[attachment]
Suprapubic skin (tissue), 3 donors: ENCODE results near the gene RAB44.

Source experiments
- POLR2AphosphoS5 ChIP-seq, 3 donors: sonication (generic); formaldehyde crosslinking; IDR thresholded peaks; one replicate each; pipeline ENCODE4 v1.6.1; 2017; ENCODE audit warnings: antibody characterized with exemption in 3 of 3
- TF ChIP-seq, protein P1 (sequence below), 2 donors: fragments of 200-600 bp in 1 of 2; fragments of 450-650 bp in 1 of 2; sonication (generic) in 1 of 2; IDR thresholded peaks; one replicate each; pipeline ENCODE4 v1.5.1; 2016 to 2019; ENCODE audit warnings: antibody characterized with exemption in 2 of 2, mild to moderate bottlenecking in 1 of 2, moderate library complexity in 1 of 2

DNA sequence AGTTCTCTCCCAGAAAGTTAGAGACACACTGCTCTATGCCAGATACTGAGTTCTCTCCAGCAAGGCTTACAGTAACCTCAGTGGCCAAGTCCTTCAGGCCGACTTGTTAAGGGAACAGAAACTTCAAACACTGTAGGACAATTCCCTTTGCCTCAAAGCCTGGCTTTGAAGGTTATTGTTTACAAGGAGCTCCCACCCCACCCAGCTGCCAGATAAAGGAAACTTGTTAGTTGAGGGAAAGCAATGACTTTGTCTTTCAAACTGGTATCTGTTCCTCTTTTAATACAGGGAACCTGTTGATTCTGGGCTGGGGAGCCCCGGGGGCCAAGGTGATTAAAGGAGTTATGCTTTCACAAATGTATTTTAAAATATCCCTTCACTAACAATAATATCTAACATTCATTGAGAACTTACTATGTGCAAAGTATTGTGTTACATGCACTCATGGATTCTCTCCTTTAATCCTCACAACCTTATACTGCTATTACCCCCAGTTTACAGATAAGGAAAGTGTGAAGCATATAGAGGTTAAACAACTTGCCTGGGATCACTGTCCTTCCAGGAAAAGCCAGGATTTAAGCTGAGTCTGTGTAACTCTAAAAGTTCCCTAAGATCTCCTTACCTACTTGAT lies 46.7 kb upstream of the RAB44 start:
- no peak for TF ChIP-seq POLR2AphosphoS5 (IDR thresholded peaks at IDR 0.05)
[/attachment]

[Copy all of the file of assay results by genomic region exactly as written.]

Suprapubic skin (tissue), 3 donors: ENCODE results near the gene RAB44.

Source experiments
- POLR2AphosphoS5 ChIP-seq, 3 donors: sonication (generic); formaldehyde crosslinking; IDR thresholded peaks; one replicate each; pipeline ENCODE4 v1.6.1; 2017; ENCODE audit warnings: antibody characterized with exemption in 3 of 3
- TF ChIP-seq, protein P1 (sequence below), 2 donors: fragments of 200-600 bp in 1 of 2; fragments of 450-650 bp in 1 of 2; sonication (generic) in 1 of 2; IDR thresholded peaks; one replicate each; pipeline ENCODE4 v1.5.1; 2016 to 2019; ENCODE audit warnings: antibody characterized with exemption in 2 of 2, mild to moderate bottlenecking in 1 of 2, moderate library complexity in 1 of 2

DNA sequence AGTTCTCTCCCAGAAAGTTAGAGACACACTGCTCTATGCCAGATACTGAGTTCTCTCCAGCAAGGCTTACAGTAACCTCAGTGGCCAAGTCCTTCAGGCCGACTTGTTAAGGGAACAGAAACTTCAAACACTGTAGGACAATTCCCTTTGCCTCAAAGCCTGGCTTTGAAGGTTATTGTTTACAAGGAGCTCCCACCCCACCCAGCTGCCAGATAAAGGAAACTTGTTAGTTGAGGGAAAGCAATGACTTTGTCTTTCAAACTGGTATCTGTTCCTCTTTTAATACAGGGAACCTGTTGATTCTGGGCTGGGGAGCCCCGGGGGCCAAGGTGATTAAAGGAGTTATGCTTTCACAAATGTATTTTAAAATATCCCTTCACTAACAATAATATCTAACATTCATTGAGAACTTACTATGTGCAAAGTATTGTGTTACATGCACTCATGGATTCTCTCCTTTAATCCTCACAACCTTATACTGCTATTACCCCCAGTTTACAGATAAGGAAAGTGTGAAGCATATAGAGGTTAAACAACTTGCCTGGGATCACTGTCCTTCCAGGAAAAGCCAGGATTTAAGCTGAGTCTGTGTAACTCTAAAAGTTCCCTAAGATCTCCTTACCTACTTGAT lies 46.7 kb upstream of the RAB44 start:
- no peak for TF ChIP-seq POLR2AphosphoS5 (IDR thresholded peaks at IDR 0.05)